Most Americans think the U.S. is great, but fewer say it’s the greatest
As Americans prepare to celebrate July 4th, 58% consider the U.S. to be one of the greatest countries in the world, but that number has declined 10 points since 2011.
How America’s opinion of China has changed since Tiananmen
As the Tiananmen protests unfolded in 1989, most Americans wanted to show support for the pro-democracy movement. But in the years since, economic ties and economic competition have become the dominant topics between the two nations, while at the same time the relationship has become more distrustful.
Obama visits Asia amid regional concerns about China
President Obama’s trip to Asia this week comes at a time when many U.S. allies in the region are concerned about China’s intentions.
Even before Ukraine crisis, views of Putin had grown more negative in U.S., Europe
Vladimir Putin’s third term as Russia’s president had already been marked by clear signs of his intention to reassert his country as a world power before his move to annex Crimea. But whatever impact the latest events have on international opinion about Putin, views about him in the U.S. and allied countries had already turned negative compared to his first took office in 2000.
Many Russians agree that it is natural for them to have an empire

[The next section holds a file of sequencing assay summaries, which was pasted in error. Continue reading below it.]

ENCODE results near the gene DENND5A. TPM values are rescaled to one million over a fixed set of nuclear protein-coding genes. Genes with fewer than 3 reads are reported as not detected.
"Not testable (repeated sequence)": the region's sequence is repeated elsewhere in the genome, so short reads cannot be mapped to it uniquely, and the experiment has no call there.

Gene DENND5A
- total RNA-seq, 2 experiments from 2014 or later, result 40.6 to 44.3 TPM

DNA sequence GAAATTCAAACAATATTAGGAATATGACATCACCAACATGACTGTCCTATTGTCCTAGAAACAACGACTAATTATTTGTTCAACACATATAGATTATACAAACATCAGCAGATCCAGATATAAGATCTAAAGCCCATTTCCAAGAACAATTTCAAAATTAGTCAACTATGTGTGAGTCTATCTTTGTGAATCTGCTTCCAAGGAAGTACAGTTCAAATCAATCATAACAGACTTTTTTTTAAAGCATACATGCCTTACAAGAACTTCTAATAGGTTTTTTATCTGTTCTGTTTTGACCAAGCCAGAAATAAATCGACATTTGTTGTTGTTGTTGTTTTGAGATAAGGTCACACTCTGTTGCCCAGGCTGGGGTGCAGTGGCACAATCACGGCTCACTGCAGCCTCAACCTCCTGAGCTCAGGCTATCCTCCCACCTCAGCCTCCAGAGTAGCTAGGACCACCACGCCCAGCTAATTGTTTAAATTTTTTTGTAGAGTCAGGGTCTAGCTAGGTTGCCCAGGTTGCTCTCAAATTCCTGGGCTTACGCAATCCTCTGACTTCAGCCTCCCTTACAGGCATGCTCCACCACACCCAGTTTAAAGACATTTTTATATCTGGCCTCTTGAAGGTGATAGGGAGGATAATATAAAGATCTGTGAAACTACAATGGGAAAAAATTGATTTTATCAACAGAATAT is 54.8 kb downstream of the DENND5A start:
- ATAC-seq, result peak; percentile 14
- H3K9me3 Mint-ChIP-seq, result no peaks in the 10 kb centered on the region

In a spring 2012 survey, 44% of Russians agreed that a Russian empire is natural.
Republicans gloomier about U.S. role in the world
Partisanship is a major factor in a new Pew Research Center survey showing that a growing number of Americans believe the U.S. is less respected in the world and plays a less important role globally than 10 years ago.
Video: America’s Place in the World
Highlights from the report, “Public Sees U.S. Power Declining as Support for Global Engagement Slips.” For the first time in nearly a half century of polling, a majority agrees that the United States should mind its own business internationally.
Views of U.S. Global Power Fall to New Low
Growing numbers of Americans believe that U.S. global power and prestige are in decline. And support for U.S. global engagement has fallen. Yet, despite these reservations, most Americans say greater U.S. involvement in the global economy is a good thing.
While focus on foreign problems lessens, U.S. public keeps its eye on China
While the American public increasingly has been looking inward after years of economic stress at home and a decade of wars abroad, they have a keen awareness of the challenges posed to the U.S. by China in the superpower competition between the two countries.
Infographic: United States and China: The Image of the Globe’s Two Superpowers
Explore the global image of two of the world’s leading economic powers, the United States and China.